The claim that the face of the consumer is changing is nothing new. In actual fact, if you had to look at marketing research over the past 50 years, the theme of how consumers’ wants, needs and demands have changed is likely to be a constant. With every generation there is a shift and as technology advances, this shift becomes more apparent and certainly more challenging with purpose-led marketing.
Today, brand strategy resembles popular music in the 1960s: “The times they are a-changin’.” At the moment, consumers now go from brand to brand, product to product as well as website to website at a flick of their wrists. At exactly the same time, brand relevance continues to be high. Brands are beacons of trust. The more choices which consumers have, the more important these signals become.
Our research shows that brand relevance and purpose-led marketing are particularly high in categories which offer nearly unlimited choice, such as online dating, online shopping as well as online travel booking.
For online consumers, risk reduction is the most significant brand function by far, well ahead of image benefit as well as information efficiency. A strong brand emits trust and shields shoppers from the risk of making the incorrect choice. That said, data and analytics are changing the way brands and customers interact with each other. In this situation, it’s high time to update the proven principles of brand strategy. It’s time for brand strategy and purpose-led marketing to go electric.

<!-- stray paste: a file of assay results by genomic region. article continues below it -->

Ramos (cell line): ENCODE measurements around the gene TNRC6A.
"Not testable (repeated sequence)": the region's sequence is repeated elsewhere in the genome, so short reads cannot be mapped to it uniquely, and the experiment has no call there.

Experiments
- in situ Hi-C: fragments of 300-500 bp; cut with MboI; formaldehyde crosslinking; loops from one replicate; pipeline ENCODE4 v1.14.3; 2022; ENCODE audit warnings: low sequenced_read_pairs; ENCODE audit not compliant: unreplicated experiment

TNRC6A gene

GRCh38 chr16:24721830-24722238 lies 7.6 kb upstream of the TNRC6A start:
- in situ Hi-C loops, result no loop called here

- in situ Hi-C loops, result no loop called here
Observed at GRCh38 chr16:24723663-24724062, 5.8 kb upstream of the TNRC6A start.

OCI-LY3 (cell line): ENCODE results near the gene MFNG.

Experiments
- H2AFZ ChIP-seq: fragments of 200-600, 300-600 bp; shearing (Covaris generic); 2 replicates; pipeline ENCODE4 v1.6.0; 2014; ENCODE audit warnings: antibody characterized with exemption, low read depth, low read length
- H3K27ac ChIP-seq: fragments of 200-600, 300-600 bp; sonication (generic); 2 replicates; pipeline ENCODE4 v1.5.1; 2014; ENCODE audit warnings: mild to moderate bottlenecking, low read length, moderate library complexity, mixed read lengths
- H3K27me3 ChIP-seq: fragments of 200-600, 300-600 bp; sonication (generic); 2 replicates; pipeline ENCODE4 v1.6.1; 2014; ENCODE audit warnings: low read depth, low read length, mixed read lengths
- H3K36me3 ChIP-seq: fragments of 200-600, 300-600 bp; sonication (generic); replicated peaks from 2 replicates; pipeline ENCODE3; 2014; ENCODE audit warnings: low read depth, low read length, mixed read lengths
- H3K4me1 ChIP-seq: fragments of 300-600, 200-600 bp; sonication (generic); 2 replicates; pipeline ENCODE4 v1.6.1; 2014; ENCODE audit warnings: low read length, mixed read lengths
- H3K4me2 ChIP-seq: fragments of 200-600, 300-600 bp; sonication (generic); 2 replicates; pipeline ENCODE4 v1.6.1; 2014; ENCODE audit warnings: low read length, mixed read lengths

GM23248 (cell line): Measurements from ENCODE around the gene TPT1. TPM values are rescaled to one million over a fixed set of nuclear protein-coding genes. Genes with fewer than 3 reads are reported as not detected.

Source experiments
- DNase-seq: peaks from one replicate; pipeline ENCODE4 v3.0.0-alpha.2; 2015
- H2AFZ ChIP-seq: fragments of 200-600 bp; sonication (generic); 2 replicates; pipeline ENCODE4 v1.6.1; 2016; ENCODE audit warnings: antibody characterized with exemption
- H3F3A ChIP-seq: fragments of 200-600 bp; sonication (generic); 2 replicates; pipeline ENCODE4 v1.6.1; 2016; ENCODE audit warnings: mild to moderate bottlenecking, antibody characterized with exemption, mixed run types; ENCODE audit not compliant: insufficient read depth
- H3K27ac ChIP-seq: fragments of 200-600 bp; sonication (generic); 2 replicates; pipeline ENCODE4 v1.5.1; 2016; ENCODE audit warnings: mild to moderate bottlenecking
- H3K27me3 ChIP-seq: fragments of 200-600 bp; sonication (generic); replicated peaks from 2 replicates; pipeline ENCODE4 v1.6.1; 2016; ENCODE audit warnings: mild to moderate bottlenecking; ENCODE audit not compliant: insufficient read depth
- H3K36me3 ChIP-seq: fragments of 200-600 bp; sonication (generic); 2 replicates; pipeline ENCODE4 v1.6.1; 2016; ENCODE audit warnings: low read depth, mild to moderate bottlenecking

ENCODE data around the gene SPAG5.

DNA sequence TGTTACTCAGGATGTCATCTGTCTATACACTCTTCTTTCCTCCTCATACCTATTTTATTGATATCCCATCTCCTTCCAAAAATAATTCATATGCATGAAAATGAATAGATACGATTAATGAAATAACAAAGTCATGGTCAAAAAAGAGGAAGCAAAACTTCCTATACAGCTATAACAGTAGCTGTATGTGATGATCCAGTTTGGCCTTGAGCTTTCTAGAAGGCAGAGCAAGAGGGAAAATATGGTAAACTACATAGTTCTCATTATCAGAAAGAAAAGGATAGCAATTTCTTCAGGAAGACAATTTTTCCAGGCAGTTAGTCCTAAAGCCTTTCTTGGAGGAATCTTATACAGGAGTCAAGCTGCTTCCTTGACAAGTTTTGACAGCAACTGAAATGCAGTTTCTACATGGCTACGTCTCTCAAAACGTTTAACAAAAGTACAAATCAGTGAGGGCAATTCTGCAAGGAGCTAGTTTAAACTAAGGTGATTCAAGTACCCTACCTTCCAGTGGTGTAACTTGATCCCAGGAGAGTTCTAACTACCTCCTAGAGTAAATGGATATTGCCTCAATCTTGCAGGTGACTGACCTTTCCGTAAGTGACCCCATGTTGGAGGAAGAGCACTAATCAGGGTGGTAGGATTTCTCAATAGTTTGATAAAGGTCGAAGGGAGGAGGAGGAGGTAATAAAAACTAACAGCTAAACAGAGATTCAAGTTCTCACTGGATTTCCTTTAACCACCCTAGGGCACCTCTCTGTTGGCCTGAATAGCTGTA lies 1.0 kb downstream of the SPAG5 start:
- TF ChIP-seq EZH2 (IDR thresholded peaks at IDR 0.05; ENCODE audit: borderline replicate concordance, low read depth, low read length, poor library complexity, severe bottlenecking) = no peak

Companies Are Under The Spotlight – Like Never Before
This is as they struggle for competitive advantage in the context of their reality. Their customers aren’t merely making decisions based on the supporters of product selection or price. They’re now assessing what a brand says. What the brand does as well as what it stands for.
Accenture Strategy’s most recent worldwide survey of nearly 30 000 consumers found that 62% of customers would like companies to take a stand on current and broadly relevant issues like sustainability, transparency or fair employment practices. The closer a company’s purpose aligns with their own beliefs, the better.
Greater than half (53%) of consumers who are frustrated with a brand’s words or actions on a social issue complain about it. That’s not surprising. Customers have constantly complained. What’s different now is that 47% walk away in frustration, with 17% not coming back. Ever.
Today’s Consumer Does Not Care About Boardroom Objectives
They are wise to overt brand promotion and want to be reached on an emotional level. This is where “marketing with heart” and a purpose-led business strategy come in, as many of the stats around this highlight. Simply put, if brands have the power to affect social change, they should! It’s what people can get behind in a crowded marketing space and it is what the current and future market demands.
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